Trigger Warning: rape/sexual assult
Laurie Halse Anderson reflects on her time talking to high schoolers about sexual assault.
And then there are the half-confessions. No boy has ever come out and admitted to me that he raped someone, but a few have said, “I might have pushed things too far,” or “Well, we were drunk,” or “Things got out of hand and… she refused to talk to me after that night.” They don’t look me in the eye as they say this. They are not proud of themselves. Their confused shame is heart-breaking and infuriating.
they are ill-informed. These boys have been raised to believe that a rapist is a bad guy in the bushes with a gun. They aren’t that guy, they figure, so they can’t be rapists.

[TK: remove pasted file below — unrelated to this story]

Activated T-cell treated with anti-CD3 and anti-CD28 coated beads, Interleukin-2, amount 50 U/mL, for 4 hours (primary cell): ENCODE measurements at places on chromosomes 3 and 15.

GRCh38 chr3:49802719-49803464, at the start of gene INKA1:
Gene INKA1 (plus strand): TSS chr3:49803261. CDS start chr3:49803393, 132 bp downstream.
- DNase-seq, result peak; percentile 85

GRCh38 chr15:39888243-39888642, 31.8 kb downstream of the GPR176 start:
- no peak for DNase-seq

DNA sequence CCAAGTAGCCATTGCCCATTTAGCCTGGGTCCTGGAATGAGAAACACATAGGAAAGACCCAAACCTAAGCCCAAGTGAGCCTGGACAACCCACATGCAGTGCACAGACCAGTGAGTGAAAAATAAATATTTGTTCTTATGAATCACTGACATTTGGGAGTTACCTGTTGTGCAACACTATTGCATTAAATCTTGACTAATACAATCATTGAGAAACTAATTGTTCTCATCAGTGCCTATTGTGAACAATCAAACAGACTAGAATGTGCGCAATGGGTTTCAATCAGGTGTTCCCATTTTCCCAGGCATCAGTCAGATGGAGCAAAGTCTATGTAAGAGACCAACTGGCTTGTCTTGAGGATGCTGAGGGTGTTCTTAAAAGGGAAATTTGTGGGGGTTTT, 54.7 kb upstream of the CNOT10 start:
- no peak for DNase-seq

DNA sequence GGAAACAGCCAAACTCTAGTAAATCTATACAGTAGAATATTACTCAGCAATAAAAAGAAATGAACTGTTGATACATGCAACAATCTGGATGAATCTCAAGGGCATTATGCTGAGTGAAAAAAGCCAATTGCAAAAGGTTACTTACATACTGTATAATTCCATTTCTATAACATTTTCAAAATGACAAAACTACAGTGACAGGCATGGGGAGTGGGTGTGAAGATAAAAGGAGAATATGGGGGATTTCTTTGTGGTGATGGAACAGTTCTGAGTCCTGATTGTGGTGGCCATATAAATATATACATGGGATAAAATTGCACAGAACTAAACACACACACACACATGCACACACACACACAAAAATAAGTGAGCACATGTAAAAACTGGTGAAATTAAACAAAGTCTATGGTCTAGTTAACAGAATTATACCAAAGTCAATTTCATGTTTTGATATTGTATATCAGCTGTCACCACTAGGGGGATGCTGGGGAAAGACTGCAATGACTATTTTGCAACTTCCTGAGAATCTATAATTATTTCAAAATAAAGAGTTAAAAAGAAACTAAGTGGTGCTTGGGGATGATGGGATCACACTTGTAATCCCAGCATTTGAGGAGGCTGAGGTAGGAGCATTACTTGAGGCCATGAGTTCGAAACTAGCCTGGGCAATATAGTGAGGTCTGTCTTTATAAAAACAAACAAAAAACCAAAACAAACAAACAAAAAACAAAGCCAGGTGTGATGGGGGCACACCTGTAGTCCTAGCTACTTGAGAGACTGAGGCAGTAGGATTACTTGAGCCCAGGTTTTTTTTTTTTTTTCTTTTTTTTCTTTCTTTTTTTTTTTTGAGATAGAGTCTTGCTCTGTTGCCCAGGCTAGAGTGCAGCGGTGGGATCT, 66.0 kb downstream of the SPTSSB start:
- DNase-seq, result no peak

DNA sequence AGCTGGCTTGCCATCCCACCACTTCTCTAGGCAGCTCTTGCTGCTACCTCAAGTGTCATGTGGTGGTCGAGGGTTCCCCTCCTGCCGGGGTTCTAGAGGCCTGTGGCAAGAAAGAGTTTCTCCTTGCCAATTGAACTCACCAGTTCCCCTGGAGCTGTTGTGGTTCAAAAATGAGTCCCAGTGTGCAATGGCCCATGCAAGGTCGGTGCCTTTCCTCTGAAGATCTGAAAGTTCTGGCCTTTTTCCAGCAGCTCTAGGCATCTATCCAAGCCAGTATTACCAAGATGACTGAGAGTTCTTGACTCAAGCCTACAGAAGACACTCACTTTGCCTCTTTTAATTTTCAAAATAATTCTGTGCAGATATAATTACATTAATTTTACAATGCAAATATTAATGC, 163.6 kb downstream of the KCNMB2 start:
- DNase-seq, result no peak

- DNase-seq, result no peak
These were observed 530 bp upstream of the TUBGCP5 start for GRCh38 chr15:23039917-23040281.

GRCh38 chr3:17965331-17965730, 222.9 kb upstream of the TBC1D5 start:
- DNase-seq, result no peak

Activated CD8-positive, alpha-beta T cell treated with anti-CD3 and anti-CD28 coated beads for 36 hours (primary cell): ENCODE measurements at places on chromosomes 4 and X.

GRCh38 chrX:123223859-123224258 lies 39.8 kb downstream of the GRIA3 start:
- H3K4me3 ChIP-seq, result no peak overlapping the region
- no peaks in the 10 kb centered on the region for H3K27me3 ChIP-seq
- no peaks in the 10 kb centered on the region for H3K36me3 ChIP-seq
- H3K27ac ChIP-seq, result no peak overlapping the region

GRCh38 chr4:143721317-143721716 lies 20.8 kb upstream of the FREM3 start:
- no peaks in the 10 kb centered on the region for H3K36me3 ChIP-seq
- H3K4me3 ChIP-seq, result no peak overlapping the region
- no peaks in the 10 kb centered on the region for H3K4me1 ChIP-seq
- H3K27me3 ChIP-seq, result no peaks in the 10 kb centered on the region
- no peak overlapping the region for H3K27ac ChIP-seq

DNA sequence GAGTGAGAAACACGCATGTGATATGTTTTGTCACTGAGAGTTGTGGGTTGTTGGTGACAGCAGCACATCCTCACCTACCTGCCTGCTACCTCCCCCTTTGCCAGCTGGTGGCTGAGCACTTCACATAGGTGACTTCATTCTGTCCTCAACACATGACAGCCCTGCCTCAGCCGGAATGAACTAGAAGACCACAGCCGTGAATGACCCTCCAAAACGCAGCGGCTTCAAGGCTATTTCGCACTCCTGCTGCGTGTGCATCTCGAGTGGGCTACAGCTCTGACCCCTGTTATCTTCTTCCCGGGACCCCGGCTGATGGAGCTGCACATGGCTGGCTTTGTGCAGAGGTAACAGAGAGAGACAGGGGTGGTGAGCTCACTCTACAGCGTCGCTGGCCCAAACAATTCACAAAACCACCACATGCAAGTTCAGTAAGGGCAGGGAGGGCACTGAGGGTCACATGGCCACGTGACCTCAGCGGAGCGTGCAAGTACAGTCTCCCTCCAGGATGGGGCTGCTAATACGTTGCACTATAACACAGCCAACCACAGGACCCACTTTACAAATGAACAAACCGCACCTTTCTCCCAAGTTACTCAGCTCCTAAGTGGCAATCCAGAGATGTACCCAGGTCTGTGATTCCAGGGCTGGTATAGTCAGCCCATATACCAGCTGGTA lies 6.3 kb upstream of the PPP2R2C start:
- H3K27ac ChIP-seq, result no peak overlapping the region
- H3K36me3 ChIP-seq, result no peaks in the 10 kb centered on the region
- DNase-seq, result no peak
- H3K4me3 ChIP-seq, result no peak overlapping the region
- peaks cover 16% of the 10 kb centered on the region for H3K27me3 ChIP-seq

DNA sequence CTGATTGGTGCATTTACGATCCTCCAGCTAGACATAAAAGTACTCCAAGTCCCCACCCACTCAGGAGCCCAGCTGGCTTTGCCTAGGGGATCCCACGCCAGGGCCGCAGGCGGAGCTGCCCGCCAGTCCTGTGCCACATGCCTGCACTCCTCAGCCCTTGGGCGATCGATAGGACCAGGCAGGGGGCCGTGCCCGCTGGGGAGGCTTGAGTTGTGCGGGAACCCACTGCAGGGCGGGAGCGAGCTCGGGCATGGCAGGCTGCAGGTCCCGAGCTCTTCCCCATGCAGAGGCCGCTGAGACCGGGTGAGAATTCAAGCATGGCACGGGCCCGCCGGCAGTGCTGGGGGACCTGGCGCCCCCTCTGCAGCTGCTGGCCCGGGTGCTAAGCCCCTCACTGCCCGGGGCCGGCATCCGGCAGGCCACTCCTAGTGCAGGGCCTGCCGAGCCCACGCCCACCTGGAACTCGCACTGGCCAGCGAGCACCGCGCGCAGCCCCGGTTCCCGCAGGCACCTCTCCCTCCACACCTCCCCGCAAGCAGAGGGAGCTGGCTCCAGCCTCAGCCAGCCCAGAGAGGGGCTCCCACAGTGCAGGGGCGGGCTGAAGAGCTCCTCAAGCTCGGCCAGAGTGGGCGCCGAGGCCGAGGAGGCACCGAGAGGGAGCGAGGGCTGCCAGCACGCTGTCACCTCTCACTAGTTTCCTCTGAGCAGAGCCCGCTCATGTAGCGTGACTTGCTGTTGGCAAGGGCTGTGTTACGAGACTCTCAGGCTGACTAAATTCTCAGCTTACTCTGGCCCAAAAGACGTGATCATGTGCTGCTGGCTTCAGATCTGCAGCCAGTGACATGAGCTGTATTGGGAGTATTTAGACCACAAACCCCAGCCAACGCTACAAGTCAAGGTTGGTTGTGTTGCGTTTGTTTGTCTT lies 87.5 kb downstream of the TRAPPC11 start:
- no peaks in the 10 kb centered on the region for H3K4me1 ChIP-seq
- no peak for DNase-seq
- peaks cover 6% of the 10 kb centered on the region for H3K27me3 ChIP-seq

This is only made worse by the other question I get most often from these teenage boys in the classroom: Why was the rape victim so upset? They explain, The sex only took a couple minutes, but she’s depressed for, like, a year. They don’t understand the impact of rape.
Teenage boys are hungry for practical conversations about sex. They want to know the rules. They want to be the good guy, the stand-up, honorable dude. Their intentions might be good, but their ignorance is dangerous.
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